The people should resist a cashless society with everything they’ve got, …
… because next up are RFID microchip implants and if the people will allow THIS to happen, …
… then it is all over.
– The “Better Than Cash Alliance” Has An Orwellian Plan (ZeroHedge, June 4, 2015):
Submitted by Seth Mason
The “Better Than Cash Alliance” Has An Orwellian Plan
In the fall of 1910, under the pretense of a duck hunting trip, a group of powerful bankers, political figures, and businessmen met at Jekyll Island, GA to plan the creation of a central bank for the United States. The “game” that this elite group of “hunters” brought back to their ivory towers of Lower Manhattan and Capitol Hill was the blueprint for one of the most destructive financial institutions in modern history, the Federal Reserve.
One-hundred years later, another group of powerful bankers, political figures, and businessmen have converged to promote a cashless society, an economic system that would compel every man, woman, and child to utilize proprietary, government-monitored electronic systems to make purchases of any kind. This group, which calls itself the Better Than Cash Alliance, is as dangerous as the group of “outdoor enthusiasts” that met at Jekyll Island that fateful early-20th Century November.
And, just like the Jekyll Island group sold their grand plans based on a lie (they claimed that the Fed would guarantee liquidity in times of financial panics), the Better Than Cash Alliance is selling the idea of a cashless society based on the farce that eliminating cash would stimulate entrepreneurship among the poor. In reality, the elimination of cash would reduce a great many opportunities for entrepreneurship for people of few means. Gone would be the informal businesses the working poor often operate: roadside produce stands, street performances, handicraft tables, and day labor. Contrary to the assertions of the BTCA, a cash-free society would limit entrepreneurship to those with the means to incorporate a business, afford the proprietary system required to accept payments, and understand the local, state, and federal tax burden the payment system would create.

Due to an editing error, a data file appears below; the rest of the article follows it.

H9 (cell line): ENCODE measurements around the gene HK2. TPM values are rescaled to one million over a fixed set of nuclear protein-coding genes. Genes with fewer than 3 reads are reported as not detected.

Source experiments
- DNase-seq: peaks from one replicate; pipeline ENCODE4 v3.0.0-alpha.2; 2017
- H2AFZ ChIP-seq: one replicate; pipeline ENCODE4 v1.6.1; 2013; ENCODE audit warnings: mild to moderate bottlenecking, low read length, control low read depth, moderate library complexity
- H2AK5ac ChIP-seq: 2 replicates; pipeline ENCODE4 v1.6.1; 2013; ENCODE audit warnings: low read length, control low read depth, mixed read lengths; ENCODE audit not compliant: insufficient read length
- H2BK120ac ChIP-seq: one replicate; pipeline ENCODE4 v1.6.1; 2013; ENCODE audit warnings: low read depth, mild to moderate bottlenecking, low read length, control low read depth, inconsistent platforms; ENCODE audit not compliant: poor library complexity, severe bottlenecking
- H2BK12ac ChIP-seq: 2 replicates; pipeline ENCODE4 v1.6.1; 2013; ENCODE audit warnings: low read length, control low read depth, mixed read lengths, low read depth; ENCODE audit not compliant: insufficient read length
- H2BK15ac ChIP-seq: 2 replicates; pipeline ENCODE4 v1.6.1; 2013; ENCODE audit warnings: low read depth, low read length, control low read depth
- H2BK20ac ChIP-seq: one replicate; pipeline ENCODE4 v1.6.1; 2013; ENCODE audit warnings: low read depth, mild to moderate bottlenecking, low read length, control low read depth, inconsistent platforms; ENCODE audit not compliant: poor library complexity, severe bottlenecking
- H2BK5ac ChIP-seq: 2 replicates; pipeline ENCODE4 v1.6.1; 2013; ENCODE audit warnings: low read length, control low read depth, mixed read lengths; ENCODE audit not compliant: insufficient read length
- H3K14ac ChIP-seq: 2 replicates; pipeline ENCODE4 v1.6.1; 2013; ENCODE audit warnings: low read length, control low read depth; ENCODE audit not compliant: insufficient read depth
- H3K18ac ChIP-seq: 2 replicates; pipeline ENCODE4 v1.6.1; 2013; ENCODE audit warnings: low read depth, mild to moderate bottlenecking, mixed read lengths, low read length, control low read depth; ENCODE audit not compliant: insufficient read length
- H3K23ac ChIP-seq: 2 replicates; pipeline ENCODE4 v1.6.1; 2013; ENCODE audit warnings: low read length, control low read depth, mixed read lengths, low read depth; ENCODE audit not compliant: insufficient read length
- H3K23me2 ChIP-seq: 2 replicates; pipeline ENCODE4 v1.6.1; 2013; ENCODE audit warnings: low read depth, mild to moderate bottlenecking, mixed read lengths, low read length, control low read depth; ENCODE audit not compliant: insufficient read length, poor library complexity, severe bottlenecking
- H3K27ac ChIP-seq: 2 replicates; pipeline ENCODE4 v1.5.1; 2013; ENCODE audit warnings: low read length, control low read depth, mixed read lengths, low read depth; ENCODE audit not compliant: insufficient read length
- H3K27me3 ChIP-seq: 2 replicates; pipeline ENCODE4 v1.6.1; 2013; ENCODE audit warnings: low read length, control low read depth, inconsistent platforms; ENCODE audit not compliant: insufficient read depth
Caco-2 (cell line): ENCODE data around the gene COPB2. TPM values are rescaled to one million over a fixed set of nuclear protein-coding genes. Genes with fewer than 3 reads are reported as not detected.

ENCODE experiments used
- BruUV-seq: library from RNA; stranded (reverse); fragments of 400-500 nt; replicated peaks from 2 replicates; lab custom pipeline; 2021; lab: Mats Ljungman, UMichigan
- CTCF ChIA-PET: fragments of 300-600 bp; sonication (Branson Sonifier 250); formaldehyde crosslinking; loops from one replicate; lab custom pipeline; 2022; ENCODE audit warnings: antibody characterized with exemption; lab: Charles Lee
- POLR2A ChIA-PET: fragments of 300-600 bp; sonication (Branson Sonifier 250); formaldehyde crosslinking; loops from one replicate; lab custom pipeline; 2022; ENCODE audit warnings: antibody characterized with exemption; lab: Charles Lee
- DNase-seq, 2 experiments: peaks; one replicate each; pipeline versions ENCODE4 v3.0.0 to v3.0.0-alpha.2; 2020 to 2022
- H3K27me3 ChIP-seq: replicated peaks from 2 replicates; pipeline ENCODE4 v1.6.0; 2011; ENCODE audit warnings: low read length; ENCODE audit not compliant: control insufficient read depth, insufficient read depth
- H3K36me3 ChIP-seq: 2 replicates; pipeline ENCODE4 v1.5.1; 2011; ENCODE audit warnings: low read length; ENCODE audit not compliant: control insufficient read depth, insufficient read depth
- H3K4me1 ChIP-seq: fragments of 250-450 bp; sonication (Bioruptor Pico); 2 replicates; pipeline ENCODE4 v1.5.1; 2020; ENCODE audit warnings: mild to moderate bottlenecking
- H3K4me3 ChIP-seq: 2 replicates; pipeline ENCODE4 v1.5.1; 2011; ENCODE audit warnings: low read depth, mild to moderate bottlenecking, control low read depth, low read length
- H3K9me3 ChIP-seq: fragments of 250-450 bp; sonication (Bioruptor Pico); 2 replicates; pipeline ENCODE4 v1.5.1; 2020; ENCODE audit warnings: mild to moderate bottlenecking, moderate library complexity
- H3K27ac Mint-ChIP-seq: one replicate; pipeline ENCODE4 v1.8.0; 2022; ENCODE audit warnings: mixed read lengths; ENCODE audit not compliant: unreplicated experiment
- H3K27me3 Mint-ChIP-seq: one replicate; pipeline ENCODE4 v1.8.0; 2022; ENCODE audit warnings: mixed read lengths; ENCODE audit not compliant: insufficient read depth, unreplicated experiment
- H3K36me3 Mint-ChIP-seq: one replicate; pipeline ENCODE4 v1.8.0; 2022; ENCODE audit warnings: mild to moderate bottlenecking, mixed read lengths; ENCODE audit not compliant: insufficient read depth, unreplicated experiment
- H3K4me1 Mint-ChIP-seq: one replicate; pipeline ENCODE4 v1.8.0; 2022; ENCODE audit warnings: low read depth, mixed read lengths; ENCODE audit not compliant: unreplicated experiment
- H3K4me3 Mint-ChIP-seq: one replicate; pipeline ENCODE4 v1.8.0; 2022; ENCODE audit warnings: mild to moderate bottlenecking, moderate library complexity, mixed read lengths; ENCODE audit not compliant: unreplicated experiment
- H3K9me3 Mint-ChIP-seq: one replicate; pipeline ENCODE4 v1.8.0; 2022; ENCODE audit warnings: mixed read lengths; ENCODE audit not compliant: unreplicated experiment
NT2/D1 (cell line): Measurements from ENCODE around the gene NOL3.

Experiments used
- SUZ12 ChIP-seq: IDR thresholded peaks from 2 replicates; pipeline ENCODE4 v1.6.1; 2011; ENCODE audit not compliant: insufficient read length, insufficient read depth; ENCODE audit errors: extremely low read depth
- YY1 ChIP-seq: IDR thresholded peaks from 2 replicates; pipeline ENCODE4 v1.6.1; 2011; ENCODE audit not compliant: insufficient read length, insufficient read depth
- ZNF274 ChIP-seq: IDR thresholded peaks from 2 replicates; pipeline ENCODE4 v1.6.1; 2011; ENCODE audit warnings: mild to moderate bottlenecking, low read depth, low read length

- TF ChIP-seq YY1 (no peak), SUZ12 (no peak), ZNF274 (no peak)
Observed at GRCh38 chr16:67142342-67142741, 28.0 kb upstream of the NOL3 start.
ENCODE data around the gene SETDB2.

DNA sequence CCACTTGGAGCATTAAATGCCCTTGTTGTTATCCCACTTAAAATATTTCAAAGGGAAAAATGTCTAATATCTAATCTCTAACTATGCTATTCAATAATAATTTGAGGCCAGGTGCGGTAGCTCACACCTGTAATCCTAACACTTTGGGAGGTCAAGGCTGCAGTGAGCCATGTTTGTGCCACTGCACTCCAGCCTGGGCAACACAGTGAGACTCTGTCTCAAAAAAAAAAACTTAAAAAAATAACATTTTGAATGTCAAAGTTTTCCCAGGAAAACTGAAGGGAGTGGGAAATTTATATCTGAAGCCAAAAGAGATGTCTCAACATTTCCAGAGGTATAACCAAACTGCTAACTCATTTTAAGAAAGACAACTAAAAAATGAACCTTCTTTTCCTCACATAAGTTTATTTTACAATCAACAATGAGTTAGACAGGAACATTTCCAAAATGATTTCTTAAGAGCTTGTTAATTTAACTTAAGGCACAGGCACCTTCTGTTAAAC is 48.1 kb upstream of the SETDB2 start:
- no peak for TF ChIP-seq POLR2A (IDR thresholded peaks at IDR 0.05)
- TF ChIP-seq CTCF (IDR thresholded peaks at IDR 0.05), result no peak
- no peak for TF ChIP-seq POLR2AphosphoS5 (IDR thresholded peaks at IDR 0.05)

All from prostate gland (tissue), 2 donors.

Although they won’t admit it, the 12 central governments that currently support the BTCA (the U.S. is one of them) do so because a cashless society would enable them to track and tax every purchase made with sovereign currency within their borders. In addition to producing new government revenue streams, the payment systems would increase governments’ social engineering capabilities: They would compel consumers to purchase goods and services from tax-paying, licensed organizations. Freelance service providers such as barbers, music teachers, and tutors would be forced to either jump through the hoops of incorporation or seek work with licensed businesses (which would inevitably take a cut of their earnings and subject the remainder to payroll taxes). The black market would also be squeezed, escalating the War on Drugs, and subjecting every “sin” and self-defense purchase to government scrutiny. Under the guise of “national security”, of course.
A number of financial institutions, including, but not limited to, Citi, Visa, and MasterCard, support the BTCA, for obvious reasons. In a cash-free world, these institutions would not only make profits on the front end by selling electronic payment devices and charging a fee for every transaction, but they would also make money on the back end by compelling everyone to deposit all of their earnings and cash holdings into their coffers. The BTCA claims that a cashless society would enable the poor to “participate in the financial system”. In reality, it would compel everyone to patronize banks. And, while a cashless society would be a windfall for the banking industry, it would place a heavy burden on the elderly, who often hold large amounts of cash and are hesitant (and, in some cases, incapable) of making electronic financial transactions. Among the numerous social problems the BTCA’s plan for cashless society would create, incidences of elder abuse would certainly increase.
Inevitably, some people would find a way to circumvent a government-mandated electronic payment system, at least for some purchases. Some would find ways to barter or use non-government-issued crypto or de facto currencies. (Interestingly, some black market circles use liquid Tide laundry detergent as a currency.) For some, the elimination of cash would have little material effect on their lives. But, for most, the BTCA’s agenda is a tremendous threat to their individual and economic liberties.
Like the Jekyll Island duck hunters, the Better Than Cash Alliance is a cabal of powerful people who are pushing a dangerous agenda that would harm average Americans while increasing the elite group’s power over them. Like Georgia mallards, the BTCA’s plans must be shot down.